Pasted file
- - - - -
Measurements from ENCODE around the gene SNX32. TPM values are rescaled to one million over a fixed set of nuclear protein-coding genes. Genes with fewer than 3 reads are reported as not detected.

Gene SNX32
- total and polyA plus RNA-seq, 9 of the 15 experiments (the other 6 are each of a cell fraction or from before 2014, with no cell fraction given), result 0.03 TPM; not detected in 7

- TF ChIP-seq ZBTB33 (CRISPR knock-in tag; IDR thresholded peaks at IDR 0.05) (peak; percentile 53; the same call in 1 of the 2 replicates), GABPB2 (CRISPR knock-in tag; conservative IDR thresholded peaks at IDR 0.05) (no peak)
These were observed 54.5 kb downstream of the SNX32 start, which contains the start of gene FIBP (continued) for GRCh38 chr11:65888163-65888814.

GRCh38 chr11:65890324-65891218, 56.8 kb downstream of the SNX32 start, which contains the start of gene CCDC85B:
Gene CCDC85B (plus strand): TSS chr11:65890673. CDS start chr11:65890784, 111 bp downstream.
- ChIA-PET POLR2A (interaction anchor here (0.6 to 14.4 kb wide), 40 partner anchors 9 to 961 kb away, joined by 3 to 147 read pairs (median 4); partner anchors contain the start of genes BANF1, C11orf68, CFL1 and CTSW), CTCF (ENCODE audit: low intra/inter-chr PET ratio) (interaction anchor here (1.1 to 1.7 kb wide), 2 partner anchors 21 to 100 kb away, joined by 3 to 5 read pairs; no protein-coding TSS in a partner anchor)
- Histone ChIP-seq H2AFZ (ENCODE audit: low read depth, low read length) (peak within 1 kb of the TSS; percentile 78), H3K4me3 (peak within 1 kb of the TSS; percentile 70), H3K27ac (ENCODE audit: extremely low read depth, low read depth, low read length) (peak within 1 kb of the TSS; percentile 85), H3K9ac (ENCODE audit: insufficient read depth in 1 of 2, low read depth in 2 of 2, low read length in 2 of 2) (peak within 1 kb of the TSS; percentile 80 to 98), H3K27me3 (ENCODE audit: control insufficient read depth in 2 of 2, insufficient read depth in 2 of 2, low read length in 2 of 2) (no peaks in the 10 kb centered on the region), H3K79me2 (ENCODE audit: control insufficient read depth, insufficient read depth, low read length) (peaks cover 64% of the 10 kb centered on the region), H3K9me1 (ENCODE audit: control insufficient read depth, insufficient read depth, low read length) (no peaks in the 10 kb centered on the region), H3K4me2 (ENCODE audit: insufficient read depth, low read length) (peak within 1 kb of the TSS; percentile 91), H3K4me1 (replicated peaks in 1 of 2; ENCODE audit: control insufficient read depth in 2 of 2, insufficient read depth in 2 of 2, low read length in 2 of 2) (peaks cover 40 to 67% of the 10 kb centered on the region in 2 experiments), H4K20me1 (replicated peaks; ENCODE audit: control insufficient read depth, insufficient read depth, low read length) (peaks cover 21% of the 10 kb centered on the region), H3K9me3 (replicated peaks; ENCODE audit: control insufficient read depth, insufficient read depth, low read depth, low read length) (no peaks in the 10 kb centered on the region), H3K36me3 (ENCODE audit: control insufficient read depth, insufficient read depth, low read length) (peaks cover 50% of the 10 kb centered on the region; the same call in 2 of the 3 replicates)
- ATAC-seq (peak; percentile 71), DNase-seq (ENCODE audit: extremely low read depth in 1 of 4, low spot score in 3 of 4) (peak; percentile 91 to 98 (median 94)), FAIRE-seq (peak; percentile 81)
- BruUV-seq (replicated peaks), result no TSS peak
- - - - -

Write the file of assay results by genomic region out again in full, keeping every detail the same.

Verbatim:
Measurements from ENCODE around the gene SNX32. TPM values are rescaled to one million over a fixed set of nuclear protein-coding genes. Genes with fewer than 3 reads are reported as not detected.

Gene SNX32
- total and polyA plus RNA-seq, 9 of the 15 experiments (the other 6 are each of a cell fraction or from before 2014, with no cell fraction given), result 0.03 TPM; not detected in 7

- TF ChIP-seq ZBTB33 (CRISPR knock-in tag; IDR thresholded peaks at IDR 0.05) (peak; percentile 53; the same call in 1 of the 2 replicates), GABPB2 (CRISPR knock-in tag; conservative IDR thresholded peaks at IDR 0.05) (no peak)
These were observed 54.5 kb downstream of the SNX32 start, which contains the start of gene FIBP (continued) for GRCh38 chr11:65888163-65888814.

GRCh38 chr11:65890324-65891218, 56.8 kb downstream of the SNX32 start, which contains the start of gene CCDC85B:
Gene CCDC85B (plus strand): TSS chr11:65890673. CDS start chr11:65890784, 111 bp downstream.
- ChIA-PET POLR2A (interaction anchor here (0.6 to 14.4 kb wide), 40 partner anchors 9 to 961 kb away, joined by 3 to 147 read pairs (median 4); partner anchors contain the start of genes BANF1, C11orf68, CFL1 and CTSW), CTCF (ENCODE audit: low intra/inter-chr PET ratio) (interaction anchor here (1.1 to 1.7 kb wide), 2 partner anchors 21 to 100 kb away, joined by 3 to 5 read pairs; no protein-coding TSS in a partner anchor)
- Histone ChIP-seq H2AFZ (ENCODE audit: low read depth, low read length) (peak within 1 kb of the TSS; percentile 78), H3K4me3 (peak within 1 kb of the TSS; percentile 70), H3K27ac (ENCODE audit: extremely low read depth, low read depth, low read length) (peak within 1 kb of the TSS; percentile 85), H3K9ac (ENCODE audit: insufficient read depth in 1 of 2, low read depth in 2 of 2, low read length in 2 of 2) (peak within 1 kb of the TSS; percentile 80 to 98), H3K27me3 (ENCODE audit: control insufficient read depth in 2 of 2, insufficient read depth in 2 of 2, low read length in 2 of 2) (no peaks in the 10 kb centered on the region), H3K79me2 (ENCODE audit: control insufficient read depth, insufficient read depth, low read length) (peaks cover 64% of the 10 kb centered on the region), H3K9me1 (ENCODE audit: control insufficient read depth, insufficient read depth, low read length) (no peaks in the 10 kb centered on the region), H3K4me2 (ENCODE audit: insufficient read depth, low read length) (peak within 1 kb of the TSS; percentile 91), H3K4me1 (replicated peaks in 1 of 2; ENCODE audit: control insufficient read depth in 2 of 2, insufficient read depth in 2 of 2, low read length in 2 of 2) (peaks cover 40 to 67% of the 10 kb centered on the region in 2 experiments), H4K20me1 (replicated peaks; ENCODE audit: control insufficient read depth, insufficient read depth, low read length) (peaks cover 21% of the 10 kb centered on the region), H3K9me3 (replicated peaks; ENCODE audit: control insufficient read depth, insufficient read depth, low read depth, low read length) (no peaks in the 10 kb centered on the region), H3K36me3 (ENCODE audit: control insufficient read depth, insufficient read depth, low read length) (peaks cover 50% of the 10 kb centered on the region; the same call in 2 of the 3 replicates)
- ATAC-seq (peak; percentile 71), DNase-seq (ENCODE audit: extremely low read depth in 1 of 4, low spot score in 3 of 4) (peak; percentile 91 to 98 (median 94)), FAIRE-seq (peak; percentile 81)
- BruUV-seq (replicated peaks), result no TSS peak